Miscellaneous FAQ

But the pet shop told me ___________________!!??

Most pet store employees, even those who understand fish and reptiles, do not know how to care for a newt or salamander. Most will take a guess based on knowledge of other animals rather than saying "I don't know". Remember, pet stores primarily want to sell you stuff. Their employees are rarely experts. You will need other resources to find out what you need to know.

I don't want my animal anymore; can I just let it free outside?

No. First, your animal is probably accustomed to captivity and cannot survive in the wild. It will either die of starvation or get eaten by something rather quickly. Second, releasing a captive animal is bad for the environment. It could spread diseases that may kill local amphibians. Third, it is illegal. Most states have laws against abandoning pets and/or against releasing any animals previously kept captive.

If you really feel you can't deal with your animal any longer, it is usually best to find it a new owner. Try taking it to a pet shop or place an ad at the Caudata.org Forum.

Where can I obtain different species of newts or salamanders?

Keep in mind that nearly all newts and most salamanders at pet shops are taken from the wild. Thus obtaining newts and salamanders from pet retailers will usually contribute to the harvest of these animals from the wild. The exception to this is the axolotl, which is always captive bred. A few other captive bred species are beginning to appear in the pet trade, but be careful what you wish for.

Make personal contact with people who keep a variety of newts or sals. They may know who is breeding certain types. Keep in mind that most "different" species are alive as captives because they are being captive bred, which is a labor-intensive process. Thus, CB (captive bred) newts and salamanders may be relatively expensive, and the breeder may want to know that you are a responsible keeper before they will sell to you. There are often ads for captive-bred species in the Caudata.org Forum.

You may have the option to collect an abundant native species. In many ways, collecting an animal from the wild is better than buying a wild-caught animal from a retailer. Be sure to find out what species are legal to collect. Some states in the US forbid collecting any wild animals, including amphibians. Some require a fishing license. Before you collect, contact your local Fish and Game department to find out about your state laws. Do not buy animals that you suspect might have been illegally collected.

Ambystoma opacum in snow
Even if you find a salamander in snow, this does not indicate that it needs help.

I found a salamander/newt outside. Should I keep it?

Maybe, but probably not. Salamanders turn up in odd places, but do not always need help. Even if the salamander is out in very cold weather, this does not necessarily indicate that it needs to be rescued. Salamanders are often active in very cold weather, even snow.

If you do decide to take it in, you'll need to identify the species and verify that it is legal to keep that particular species in your state/country. Then you need to make sure you can provide the right foods, habitat, and temperature to keep it alive. Captivity poses risk, and those risks are sometimes greater than the risks it faced outdoors.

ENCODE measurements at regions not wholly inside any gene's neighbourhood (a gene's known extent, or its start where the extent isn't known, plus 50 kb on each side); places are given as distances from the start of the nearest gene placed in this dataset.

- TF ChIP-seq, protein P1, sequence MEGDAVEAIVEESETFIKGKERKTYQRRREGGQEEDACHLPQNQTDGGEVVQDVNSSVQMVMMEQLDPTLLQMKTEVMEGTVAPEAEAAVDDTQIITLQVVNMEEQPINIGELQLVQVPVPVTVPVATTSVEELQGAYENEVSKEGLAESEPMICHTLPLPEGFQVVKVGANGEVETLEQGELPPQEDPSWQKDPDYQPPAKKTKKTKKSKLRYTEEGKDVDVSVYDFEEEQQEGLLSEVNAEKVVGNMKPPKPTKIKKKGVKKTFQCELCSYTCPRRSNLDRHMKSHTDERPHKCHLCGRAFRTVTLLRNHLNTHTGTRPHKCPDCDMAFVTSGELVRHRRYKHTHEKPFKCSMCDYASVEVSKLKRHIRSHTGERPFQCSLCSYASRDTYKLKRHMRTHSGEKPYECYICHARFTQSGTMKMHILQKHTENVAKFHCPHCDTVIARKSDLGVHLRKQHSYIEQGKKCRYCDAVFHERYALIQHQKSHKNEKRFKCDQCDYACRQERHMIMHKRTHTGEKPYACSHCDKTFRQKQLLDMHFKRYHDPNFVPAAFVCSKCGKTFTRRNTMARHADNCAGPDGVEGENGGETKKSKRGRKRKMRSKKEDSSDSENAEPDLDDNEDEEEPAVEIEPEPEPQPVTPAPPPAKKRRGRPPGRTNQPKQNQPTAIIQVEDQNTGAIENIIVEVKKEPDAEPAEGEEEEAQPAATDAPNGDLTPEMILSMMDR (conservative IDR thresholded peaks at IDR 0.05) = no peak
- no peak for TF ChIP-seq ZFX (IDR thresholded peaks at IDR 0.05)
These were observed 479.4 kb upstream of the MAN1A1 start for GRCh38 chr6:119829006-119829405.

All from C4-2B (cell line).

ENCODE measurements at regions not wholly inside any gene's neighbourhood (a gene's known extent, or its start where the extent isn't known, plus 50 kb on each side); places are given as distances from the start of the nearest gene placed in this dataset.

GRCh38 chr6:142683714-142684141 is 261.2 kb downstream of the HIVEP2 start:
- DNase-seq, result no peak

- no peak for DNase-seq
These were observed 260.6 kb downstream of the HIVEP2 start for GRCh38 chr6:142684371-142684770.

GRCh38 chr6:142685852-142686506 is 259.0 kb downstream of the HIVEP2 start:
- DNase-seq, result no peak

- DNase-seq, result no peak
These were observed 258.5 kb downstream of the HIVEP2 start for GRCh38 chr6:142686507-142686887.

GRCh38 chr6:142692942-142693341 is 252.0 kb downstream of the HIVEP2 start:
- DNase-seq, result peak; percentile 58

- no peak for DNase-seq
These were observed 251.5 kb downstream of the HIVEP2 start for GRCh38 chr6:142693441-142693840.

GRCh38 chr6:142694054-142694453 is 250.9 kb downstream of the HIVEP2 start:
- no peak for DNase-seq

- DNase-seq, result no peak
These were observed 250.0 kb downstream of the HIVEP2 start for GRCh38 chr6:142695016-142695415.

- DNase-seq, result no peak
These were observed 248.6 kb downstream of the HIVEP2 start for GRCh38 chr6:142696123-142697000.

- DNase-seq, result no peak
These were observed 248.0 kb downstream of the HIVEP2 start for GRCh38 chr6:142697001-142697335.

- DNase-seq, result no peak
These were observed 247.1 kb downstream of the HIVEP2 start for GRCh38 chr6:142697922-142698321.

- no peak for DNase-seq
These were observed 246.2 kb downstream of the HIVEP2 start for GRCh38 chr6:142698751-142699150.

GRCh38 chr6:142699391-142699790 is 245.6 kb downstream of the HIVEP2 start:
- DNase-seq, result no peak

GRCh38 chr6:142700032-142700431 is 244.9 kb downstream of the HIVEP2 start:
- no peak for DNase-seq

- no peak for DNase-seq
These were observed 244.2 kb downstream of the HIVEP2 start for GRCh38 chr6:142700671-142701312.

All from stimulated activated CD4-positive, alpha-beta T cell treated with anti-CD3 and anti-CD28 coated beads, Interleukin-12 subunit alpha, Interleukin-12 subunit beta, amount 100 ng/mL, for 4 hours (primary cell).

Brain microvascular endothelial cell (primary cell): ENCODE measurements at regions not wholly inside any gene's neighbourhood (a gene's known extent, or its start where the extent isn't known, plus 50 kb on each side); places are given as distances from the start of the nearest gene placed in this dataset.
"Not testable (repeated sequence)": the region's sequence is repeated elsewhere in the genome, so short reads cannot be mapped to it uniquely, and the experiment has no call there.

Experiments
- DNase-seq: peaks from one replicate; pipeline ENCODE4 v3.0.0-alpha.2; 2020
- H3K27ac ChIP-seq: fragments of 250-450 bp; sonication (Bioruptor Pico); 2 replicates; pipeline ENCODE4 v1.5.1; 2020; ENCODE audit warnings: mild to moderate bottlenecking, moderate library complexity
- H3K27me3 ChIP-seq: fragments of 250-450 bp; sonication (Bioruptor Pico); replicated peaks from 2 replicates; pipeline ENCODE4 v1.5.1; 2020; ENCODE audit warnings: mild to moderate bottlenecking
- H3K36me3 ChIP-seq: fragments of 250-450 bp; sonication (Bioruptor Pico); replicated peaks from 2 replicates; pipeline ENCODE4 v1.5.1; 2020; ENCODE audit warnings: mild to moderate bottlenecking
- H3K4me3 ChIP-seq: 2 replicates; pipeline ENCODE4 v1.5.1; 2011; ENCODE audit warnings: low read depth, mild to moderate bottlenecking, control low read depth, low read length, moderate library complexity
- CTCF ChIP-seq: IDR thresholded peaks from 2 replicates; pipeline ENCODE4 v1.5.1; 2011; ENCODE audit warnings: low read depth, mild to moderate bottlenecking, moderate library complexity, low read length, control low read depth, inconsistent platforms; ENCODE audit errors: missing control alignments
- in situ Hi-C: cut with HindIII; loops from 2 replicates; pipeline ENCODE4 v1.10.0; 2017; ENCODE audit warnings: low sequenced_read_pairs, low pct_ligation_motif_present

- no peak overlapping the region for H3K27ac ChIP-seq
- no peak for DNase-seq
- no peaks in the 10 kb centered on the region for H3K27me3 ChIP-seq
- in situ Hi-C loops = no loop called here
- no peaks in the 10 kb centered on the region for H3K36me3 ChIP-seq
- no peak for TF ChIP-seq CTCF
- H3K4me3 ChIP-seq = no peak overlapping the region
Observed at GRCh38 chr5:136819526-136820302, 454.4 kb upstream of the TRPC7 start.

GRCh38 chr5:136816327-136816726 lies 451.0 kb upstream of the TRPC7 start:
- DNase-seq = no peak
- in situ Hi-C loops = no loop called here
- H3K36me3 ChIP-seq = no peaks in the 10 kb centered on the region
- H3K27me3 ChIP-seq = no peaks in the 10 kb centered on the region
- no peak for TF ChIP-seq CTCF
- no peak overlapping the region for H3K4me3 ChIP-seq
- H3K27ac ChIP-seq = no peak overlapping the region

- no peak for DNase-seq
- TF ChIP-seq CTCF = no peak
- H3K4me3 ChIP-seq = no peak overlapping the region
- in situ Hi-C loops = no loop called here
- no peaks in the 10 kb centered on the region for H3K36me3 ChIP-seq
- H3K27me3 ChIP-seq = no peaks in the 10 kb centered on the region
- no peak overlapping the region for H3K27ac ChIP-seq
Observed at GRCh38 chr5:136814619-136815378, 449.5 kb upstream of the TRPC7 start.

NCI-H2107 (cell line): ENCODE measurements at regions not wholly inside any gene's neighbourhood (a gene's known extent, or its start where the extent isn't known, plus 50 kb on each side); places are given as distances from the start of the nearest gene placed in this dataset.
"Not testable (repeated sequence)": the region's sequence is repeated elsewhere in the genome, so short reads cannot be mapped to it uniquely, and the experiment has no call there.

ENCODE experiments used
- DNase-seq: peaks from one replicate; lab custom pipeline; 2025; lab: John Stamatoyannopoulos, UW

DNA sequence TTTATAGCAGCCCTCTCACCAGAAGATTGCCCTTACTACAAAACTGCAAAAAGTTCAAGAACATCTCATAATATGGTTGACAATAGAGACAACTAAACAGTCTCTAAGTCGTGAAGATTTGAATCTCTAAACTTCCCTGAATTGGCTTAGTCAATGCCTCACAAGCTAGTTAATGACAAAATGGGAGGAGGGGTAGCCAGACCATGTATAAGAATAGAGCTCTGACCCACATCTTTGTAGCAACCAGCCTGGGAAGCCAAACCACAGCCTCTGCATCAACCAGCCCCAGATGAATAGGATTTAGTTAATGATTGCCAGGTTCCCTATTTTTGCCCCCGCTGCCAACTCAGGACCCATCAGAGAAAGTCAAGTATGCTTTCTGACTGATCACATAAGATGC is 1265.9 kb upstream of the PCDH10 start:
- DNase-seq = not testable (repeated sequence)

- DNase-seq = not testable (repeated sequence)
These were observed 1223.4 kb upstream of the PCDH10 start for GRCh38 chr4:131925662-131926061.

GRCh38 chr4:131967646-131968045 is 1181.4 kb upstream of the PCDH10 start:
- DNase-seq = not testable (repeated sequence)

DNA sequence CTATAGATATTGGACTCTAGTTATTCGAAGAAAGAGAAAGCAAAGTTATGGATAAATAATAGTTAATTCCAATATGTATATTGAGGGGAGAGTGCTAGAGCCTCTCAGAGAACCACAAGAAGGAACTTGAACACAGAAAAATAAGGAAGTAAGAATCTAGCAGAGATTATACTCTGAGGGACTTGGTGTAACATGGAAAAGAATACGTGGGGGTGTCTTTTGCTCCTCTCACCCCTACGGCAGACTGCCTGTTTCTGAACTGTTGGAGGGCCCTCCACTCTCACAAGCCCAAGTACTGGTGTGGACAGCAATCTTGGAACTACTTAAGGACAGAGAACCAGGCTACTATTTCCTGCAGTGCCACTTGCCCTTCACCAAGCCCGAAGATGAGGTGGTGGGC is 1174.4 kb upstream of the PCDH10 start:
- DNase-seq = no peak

My newt or salamander escaped. What should I do?

Sooner or later, this happens to almost everyone that keeps newts and salamanders. Look in every dark place starting in the room it escaped in. Check your vents too. If you donít find it, place pieces of foil all over the house with water so it can stay wet. You may be able to hear the animal crawl onto the foil. If it's been over a day, an aquatic animal is probably dead. Make the tank lid more secure to prevent the escape of any remaining animals. See Preventing Escape.

A pet store near me doesnít take good care of their newts/salamanders. What should I do?

First, remember that buying the animals doesn't help. When you buy the animals you are giving the store money to buy MORE animals and sending the message that this item sells well. You are technically sentencing MORE animals to the torturous cruelty of the store. Start instead by writing a letter to the storeís manager. DO NOT BE OVERLY ACCUSING. If you have a harsh tone they will just ignore it. Instead, tell them nicely that things are being done wrong and provide them with correct information; offer help if they need it. Explain that if things are not improved then you will have to seek out authorities to aid in the correction of the problem.

If they do not correct the problem after this, contact your local animal control, animal shelter, humane society, etc. To get things done faster, get some other people you know who feel the same way to also write. Send all letters separately. Explain WHAT is wrong there and HOW it should be done and HOW they were not willing to correct it.

If that does not work, spread the word, get more people to write and complain. Write to your local newspaper and tell them. They might publish an editorial. The more people that know the less likely the store will continue its practices and will find themselves forced to change.

Where can I find out about a question that is not answered here?

 

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